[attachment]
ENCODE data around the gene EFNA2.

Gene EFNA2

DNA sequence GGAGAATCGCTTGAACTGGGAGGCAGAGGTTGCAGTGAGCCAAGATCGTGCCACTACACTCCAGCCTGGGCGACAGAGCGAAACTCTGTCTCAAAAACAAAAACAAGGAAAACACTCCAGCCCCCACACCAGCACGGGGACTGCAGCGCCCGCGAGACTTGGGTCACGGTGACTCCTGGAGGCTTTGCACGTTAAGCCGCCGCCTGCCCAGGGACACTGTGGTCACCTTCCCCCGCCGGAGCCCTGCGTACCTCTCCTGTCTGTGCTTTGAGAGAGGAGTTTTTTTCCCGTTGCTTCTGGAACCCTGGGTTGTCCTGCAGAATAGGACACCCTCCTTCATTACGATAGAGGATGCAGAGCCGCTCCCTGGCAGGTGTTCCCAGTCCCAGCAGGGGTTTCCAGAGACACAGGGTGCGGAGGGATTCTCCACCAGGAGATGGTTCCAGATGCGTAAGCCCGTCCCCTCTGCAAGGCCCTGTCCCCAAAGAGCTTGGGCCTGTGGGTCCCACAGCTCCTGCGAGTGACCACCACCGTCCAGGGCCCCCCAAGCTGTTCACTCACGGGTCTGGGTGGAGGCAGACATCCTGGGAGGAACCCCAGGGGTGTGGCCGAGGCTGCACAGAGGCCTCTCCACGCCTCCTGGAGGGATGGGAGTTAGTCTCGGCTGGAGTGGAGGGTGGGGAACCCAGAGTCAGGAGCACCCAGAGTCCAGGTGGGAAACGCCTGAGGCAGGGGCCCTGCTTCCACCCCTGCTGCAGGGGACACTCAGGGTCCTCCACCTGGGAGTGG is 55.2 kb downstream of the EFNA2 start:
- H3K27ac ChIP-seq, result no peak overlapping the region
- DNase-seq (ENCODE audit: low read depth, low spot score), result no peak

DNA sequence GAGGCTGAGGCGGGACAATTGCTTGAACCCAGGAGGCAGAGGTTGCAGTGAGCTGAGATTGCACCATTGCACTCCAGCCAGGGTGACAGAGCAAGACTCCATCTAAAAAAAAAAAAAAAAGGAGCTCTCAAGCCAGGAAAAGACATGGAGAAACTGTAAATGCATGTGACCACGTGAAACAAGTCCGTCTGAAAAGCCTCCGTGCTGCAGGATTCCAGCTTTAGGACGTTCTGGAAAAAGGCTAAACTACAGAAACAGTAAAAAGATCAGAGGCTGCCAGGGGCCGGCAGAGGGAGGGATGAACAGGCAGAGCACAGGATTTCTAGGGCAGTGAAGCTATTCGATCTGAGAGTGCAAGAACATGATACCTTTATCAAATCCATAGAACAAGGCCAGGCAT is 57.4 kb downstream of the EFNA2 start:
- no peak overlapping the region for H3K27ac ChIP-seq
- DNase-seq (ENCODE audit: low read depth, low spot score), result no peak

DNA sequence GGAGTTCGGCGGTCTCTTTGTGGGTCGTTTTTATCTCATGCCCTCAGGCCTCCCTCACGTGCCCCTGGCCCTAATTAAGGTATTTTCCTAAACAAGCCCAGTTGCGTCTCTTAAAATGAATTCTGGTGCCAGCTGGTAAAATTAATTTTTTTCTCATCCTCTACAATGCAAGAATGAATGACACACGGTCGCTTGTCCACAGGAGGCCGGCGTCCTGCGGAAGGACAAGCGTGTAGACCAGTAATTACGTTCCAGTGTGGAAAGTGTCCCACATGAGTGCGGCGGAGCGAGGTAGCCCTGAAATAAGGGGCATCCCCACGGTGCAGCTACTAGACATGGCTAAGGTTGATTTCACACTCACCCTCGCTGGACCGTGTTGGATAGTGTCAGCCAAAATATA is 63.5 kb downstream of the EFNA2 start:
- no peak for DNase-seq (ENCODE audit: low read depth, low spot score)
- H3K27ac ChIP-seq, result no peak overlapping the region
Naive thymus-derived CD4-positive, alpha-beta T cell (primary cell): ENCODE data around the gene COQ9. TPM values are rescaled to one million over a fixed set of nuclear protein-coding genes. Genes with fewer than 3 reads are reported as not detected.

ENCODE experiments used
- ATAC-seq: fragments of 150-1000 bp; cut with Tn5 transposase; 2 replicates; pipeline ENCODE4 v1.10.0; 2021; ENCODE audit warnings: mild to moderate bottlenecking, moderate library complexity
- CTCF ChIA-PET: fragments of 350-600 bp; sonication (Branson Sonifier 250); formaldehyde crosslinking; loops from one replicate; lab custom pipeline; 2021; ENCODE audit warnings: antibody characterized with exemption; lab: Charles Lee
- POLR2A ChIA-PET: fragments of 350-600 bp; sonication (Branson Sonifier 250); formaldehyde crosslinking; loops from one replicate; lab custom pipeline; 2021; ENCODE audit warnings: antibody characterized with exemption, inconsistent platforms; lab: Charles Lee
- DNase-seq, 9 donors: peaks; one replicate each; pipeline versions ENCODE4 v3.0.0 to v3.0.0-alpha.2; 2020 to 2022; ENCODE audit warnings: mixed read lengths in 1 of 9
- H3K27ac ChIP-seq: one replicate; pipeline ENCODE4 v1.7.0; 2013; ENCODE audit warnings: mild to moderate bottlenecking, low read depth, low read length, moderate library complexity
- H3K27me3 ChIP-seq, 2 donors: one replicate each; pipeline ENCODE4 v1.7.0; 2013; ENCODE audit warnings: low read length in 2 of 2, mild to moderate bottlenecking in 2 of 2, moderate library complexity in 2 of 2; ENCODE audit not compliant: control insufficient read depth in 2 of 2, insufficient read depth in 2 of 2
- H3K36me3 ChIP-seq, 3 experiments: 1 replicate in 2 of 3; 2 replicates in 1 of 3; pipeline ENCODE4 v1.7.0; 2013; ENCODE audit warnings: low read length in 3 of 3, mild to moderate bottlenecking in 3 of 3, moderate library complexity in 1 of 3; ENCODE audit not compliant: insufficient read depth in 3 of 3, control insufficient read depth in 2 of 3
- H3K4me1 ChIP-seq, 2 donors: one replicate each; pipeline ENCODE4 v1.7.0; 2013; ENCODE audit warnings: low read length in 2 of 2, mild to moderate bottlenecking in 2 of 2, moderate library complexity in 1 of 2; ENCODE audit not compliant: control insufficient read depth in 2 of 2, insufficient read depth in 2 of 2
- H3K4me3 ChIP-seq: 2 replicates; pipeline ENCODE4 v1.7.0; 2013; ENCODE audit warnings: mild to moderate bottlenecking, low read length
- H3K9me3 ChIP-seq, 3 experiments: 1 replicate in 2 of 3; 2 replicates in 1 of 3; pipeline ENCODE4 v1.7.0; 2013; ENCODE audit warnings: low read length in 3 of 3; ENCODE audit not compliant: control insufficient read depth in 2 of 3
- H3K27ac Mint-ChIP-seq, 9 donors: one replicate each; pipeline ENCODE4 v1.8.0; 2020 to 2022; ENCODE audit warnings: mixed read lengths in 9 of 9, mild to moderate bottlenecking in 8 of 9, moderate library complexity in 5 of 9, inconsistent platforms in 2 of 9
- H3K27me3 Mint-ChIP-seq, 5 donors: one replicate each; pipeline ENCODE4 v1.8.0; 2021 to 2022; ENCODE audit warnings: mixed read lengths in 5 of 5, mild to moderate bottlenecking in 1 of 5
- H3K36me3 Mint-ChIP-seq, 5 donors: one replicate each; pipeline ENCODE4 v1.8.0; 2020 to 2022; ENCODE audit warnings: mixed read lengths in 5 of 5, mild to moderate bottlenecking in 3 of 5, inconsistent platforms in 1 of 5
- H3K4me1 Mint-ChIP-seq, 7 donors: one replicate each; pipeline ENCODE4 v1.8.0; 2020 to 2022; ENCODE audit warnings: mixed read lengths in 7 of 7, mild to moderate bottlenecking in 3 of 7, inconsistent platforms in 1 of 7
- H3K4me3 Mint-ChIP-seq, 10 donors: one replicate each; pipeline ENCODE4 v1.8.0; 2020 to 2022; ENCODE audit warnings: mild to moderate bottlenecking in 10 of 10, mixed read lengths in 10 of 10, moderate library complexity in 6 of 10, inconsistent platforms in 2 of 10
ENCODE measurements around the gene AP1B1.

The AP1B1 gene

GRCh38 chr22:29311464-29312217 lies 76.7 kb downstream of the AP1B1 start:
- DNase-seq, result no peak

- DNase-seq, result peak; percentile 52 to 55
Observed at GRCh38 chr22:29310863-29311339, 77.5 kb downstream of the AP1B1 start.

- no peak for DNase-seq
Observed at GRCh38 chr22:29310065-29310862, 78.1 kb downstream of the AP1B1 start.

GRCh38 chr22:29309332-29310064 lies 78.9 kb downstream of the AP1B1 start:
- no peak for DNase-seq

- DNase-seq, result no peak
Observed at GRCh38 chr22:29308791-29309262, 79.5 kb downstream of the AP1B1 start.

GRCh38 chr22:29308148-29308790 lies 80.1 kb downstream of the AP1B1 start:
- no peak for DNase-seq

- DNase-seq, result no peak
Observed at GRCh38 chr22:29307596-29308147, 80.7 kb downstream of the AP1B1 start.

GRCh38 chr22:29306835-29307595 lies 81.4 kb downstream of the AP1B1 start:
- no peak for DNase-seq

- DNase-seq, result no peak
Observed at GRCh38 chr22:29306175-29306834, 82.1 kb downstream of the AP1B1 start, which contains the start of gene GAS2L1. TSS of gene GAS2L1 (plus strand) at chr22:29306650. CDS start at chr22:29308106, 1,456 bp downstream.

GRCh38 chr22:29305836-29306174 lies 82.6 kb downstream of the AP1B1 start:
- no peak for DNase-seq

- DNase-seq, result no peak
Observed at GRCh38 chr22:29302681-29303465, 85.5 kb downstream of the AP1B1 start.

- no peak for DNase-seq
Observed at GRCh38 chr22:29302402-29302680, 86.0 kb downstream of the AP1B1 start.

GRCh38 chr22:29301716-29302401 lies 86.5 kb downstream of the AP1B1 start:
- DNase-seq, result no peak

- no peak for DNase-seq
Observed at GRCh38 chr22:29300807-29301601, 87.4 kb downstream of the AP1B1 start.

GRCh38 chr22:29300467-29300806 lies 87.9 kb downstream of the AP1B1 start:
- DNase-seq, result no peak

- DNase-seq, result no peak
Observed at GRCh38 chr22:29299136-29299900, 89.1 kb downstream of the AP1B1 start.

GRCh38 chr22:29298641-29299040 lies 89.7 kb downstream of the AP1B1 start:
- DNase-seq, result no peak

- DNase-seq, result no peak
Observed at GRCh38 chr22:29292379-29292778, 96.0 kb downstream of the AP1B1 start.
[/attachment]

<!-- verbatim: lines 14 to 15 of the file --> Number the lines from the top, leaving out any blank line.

- ATAC-seq: fragments of 150-1000 bp; cut with Tn5 transposase; 2 replicates; pipeline ENCODE4 v1.10.0; 2021; ENCODE audit warnings: mild to moderate bottlenecking, moderate library complexity
- CTCF ChIA-PET: fragments of 350-600 bp; sonication (Branson Sonifier 250); formaldehyde crosslinking; loops from one replicate; lab custom pipeline; 2021; ENCODE audit warnings: antibody characterized with exemption; lab: Charles Lee